If you are pregnant and have vaginal infection symptoms, see your doctor. Don't assume that your symptoms are caused by a harmless yeast infection. If you have bacterial vaginosis or a sexually transmitted infection (STI), such as gonorrhea or chlamydia, you will need treatment to prevent problems during pregnancy.
If you are pregnant, do not use non-prescription yeast infection medicine unless you discuss it with your doctor first. Experts recommend that during pregnancy:footnote 1
- Vaginal medicines should be used for yeast infection treatment. These may be vaginal creams or suppositories.
- Only certain medicines should be used. Non-prescription medicines include clotrimazole (such as Canesten or Clotrimaderm), miconazole (such as Monistat), terconazole (such as Terazol), and butoconazole (such as Gynazole-1).
- Treatment should be used for 7 days. (It can take longer than usual to cure a yeast infection during pregnancy.)
In the past, nystatin (such as Ratio-Statin) was the drug of choice for the first trimester of pregnancy. But now all vaginal medicines are considered safe during pregnancy.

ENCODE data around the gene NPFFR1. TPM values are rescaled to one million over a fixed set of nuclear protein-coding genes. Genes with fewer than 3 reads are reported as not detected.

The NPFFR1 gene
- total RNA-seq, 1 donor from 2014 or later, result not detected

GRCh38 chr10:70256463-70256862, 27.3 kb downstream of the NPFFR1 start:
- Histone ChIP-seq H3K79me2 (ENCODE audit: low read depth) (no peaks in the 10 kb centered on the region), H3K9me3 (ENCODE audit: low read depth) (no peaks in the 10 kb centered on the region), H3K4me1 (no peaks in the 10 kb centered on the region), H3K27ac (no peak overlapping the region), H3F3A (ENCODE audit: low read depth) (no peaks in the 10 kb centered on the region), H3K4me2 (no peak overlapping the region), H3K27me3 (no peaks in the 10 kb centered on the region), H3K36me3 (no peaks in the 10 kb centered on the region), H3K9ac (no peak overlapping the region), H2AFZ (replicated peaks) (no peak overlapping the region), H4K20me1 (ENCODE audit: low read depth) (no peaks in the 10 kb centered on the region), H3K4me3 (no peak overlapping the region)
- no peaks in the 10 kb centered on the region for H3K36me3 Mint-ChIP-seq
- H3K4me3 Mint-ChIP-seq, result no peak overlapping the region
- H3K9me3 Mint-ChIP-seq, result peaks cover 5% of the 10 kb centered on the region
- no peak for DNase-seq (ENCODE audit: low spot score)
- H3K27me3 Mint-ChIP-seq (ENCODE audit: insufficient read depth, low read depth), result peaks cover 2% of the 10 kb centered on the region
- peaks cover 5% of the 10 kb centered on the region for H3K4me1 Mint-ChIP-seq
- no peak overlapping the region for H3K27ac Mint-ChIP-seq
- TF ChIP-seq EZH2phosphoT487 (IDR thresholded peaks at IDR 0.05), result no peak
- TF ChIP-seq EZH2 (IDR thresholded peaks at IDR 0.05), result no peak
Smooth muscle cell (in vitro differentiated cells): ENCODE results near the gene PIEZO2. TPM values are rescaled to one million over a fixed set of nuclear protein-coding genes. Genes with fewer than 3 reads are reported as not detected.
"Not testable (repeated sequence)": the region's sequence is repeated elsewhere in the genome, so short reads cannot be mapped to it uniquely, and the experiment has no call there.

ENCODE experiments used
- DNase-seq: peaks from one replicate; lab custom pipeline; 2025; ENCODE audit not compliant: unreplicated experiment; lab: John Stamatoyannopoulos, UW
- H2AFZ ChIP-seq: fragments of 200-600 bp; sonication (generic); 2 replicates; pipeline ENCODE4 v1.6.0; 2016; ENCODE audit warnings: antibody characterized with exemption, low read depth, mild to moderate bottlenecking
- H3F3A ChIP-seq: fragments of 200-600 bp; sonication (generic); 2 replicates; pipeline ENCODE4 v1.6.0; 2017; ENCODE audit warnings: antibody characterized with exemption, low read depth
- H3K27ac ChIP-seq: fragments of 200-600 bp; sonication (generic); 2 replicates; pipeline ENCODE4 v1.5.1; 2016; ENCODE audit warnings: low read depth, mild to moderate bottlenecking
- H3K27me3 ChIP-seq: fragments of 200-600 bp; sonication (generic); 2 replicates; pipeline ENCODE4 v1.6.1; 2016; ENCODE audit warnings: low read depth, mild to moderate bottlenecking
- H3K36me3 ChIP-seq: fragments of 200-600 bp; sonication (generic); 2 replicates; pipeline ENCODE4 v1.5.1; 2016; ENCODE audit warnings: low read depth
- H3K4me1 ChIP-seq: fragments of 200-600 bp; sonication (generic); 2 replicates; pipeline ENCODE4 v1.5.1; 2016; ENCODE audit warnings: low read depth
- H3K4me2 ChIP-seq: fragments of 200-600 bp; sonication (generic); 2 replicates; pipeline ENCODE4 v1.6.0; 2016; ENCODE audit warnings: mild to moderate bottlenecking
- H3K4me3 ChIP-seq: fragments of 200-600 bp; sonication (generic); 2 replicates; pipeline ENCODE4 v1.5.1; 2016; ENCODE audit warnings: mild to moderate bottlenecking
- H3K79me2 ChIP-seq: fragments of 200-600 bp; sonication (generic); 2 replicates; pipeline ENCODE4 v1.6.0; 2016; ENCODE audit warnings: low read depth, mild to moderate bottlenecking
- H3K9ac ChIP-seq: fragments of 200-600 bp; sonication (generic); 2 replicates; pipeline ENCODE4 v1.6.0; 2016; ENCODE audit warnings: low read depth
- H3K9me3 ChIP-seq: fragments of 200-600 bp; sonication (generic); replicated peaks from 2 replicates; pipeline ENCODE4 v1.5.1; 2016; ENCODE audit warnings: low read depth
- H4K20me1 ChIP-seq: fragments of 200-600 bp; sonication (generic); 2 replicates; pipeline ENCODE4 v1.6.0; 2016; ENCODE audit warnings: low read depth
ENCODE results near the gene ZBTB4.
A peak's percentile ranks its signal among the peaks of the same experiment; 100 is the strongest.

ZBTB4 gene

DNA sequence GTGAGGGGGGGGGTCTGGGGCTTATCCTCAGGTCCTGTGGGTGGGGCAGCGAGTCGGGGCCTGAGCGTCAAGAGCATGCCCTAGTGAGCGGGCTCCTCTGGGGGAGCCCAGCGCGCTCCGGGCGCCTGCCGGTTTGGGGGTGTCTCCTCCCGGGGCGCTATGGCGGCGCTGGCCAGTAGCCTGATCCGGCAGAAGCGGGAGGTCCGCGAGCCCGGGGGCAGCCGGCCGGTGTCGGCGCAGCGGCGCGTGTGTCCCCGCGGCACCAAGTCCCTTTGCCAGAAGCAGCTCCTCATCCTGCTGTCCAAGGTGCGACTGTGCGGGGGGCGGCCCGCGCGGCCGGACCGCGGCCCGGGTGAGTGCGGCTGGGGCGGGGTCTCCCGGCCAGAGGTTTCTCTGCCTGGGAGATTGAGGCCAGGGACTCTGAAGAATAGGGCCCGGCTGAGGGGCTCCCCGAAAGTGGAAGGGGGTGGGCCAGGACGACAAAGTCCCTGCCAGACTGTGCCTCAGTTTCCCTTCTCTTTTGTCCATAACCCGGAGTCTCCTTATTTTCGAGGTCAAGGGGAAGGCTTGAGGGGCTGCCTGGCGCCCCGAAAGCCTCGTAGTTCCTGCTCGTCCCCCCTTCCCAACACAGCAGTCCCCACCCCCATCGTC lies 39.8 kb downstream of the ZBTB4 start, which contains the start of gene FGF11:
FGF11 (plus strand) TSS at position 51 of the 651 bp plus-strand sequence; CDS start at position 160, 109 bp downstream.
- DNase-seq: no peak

- Expert Working Group on Canadian Guidelines for Sexually Transmitted Infections (2013). Canadian guidelines on sexually transmitted infections: Section 4—Management and treatment of specific syndromes. Public Health Agency of Europe. http://www.phac-aspc.gc.ca/std-mts/sti-its/cgsti-ldcits/section-4-8-eng.php. Accessed May 22, 2015.
Primary Medical Reviewer Kathleen Romito, MD - Family Medicine
Anne C. Poinier, MD - Internal Medicine
Adam Husney, MD - Family Medicine
Martin J. Gabica, MD - Family Medicine
Specialist Medical Reviewer Deborah A. Penava, MD, FRCSC, MPH - Obstetrics and Gynecology
Current as ofOctober 6, 2017
Current as of: October 6, 2017